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Still in love with my ex!

Mar 1st, 2009 by Dr. Elia | 0


Dear Dr. Elia,

I have a problem with my ex-wife. I still love her with all my heart. I never wanted to get a divorce, but I had problems telling her the truth and she wanted to move on. We still are the best of friends and celebrate holidays, birthdays, etc together. And I believe she still cares for me, but is afraid to take a risk again.

Well my question is should I move on or should I still try my best to get her trust back and love. I have changed, I now never lie to her about anything and she has admitted the great change in me herself. I realized that lies no matter how small never helped and all I was doing was pushing her away. I have always loved her and still do with all my heart and soul. And I have told her this. You should know that all most every lie small or large was mainly amount finances/money. Her family was always better off and she grow up with money, and cam e from a family with out much money and didn’t want her to think I was a failure with the money in our life.

Any advice, reading or help of any kind would greatly be appreciated.

Thank you for help,

Missing My Only Love


Dear Will,

Trust is the very foundation of any meaningful relationship, especially
marriage. It is the “rock” that can withstand and endure all the storms
of life. On the flip side, lies destroy trust and reduces the foundation
of a relationship to sand. When the storms come as they surely will, the
relationship crumbles to the sea…I feel your pain and see your regret
over the past lies that ended up costing you the most important
relationship of your life: your eternal marriage.

I am an optimist by nature and have seen many “miracles” transpire over
the last 20 years in working with couples. I have learned that with an
open mind and a willing heart, anything is possible. Clearly it sounds
like you would be ready and willing to do whatever it takes to regain
your ex-wife’s trust. The question lies with were is her heart? What if
any options do you have with her? Restoring the bonds of a true
friendship seems like a natural first step.

It looks like you enjoy each other’s company and spend quality time
celebrating holidays and birthdays together. Would it be premature to
ask her out on a date? Do you know her love languages? Do you have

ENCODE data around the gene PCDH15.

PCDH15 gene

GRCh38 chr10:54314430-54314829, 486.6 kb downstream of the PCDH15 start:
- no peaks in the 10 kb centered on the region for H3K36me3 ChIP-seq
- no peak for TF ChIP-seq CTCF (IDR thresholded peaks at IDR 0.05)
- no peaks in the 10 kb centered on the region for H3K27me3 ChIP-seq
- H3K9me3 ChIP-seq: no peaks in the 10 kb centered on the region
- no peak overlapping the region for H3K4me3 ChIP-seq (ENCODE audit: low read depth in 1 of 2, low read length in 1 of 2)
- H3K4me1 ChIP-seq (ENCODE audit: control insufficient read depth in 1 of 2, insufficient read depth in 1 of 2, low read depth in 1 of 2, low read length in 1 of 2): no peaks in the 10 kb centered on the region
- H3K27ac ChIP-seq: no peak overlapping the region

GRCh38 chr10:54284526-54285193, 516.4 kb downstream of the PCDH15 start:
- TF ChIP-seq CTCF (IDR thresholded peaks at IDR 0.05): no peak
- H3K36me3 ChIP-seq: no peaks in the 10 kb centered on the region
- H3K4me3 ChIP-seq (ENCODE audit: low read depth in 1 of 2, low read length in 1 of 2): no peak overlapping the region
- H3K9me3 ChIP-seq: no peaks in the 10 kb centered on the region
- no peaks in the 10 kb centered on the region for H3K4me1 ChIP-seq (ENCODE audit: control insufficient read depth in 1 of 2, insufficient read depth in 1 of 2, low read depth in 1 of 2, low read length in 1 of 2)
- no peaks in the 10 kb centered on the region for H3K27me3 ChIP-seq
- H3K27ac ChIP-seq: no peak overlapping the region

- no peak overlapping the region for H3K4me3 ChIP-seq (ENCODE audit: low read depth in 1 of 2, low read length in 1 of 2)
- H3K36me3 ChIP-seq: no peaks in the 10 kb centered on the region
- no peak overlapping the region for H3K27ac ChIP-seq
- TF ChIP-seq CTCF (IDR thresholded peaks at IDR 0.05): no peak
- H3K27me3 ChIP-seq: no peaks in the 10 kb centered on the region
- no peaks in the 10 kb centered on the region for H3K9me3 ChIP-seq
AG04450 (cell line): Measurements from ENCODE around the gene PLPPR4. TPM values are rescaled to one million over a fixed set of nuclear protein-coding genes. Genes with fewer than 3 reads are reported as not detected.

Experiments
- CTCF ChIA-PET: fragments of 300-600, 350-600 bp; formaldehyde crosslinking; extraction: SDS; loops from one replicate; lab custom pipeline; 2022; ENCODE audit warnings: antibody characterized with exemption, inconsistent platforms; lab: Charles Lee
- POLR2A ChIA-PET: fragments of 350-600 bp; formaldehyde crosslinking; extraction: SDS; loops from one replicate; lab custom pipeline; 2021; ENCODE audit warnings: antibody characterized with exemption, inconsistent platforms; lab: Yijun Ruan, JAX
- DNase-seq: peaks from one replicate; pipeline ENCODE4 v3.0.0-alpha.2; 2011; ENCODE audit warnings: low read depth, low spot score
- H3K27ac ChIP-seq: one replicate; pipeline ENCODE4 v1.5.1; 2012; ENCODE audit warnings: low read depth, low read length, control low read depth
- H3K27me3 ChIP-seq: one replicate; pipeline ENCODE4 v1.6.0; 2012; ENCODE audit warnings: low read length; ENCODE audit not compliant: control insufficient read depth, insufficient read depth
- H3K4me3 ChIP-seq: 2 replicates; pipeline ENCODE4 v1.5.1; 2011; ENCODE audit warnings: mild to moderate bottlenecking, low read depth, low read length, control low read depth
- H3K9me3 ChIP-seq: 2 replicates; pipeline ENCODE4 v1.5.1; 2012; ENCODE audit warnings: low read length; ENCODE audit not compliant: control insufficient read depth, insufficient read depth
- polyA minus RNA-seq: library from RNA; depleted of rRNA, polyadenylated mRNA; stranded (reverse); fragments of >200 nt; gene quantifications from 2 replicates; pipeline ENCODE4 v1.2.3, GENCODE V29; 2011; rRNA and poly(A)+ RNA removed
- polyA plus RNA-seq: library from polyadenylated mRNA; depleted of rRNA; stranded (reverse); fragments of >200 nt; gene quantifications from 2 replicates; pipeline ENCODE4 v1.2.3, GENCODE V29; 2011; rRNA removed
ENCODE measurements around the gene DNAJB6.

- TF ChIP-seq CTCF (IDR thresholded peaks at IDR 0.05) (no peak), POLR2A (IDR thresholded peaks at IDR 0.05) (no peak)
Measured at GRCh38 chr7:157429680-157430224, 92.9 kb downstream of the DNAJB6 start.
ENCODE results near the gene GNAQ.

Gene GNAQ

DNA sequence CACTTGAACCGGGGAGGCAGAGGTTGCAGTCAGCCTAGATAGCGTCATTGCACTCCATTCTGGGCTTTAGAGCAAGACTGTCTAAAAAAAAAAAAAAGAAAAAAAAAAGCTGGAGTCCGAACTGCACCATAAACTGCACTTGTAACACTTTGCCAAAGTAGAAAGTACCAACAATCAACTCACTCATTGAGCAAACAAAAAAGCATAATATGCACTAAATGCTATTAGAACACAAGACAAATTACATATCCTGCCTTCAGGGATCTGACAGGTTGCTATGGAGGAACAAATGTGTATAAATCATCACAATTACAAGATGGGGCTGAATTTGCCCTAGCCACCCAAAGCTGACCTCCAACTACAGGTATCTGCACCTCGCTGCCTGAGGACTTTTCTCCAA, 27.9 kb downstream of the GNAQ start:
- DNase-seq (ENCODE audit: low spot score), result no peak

children together? Perhaps you can share a little more information…it
would be helpful.

In the meantime, keep the faith and the candle burning. It would be
interesting to get her perspective as well. You might also want to read
a couple of articles that I’ve written on the site
on marriage and finances. If you have any additional questions let me
know…I’d love to see a happy ending!

Elia Gourgouris Ph.D.

Question from a husband!

Nov 20th, 2008 by Dr. Elia | 0

Dear Dr. Elia,

How about a question from a husband for a change?

I have some issues that I’m working through. I’ve been told that having
open communication with my wife is critical, so I try to be open and
talk with her. But every time I do, It sure seems like the conversation
always ends up that she’s perfect and I’m just screwed up and only
barely worth saving.

How does one maintain objectivity in their communication in these


Dear TBB,

First of all, thank you for the question! I believe you are the first
husband that has posed a question on I certainly hope
this encourages other men to share their concerns, issues and thoughts
with us.

In The Multi-Platinum Marriage cd, I address both the issue of
communication and the idea of “being right” all the time. When couples
get into conversations or arguments and the end result is that only one
person is always right…what has that person actually achieved? Perhaps
a satisfied ego/pride. So your wife walks away from these encounters
with you and feels successful.

If she claims that she loves you and wants to be with you forever and
yet you end up feeling like a second class citizen in your own
marriage…then what has she really won? So every time she wins, you
lose… but if she loves you and you lose all the time, then what has
she really won? Absolutely nothing!!!

I wonder if you can sit down and explain to her this idea and ask her
what it would feel like for her if the roles were in reverse. Say to
her, “What if every time we argued, I came across as right and you were
entirely at fault? How would that make you feel towards me? Here, I’m
supposed to love you and yet you feel like you never get it right…”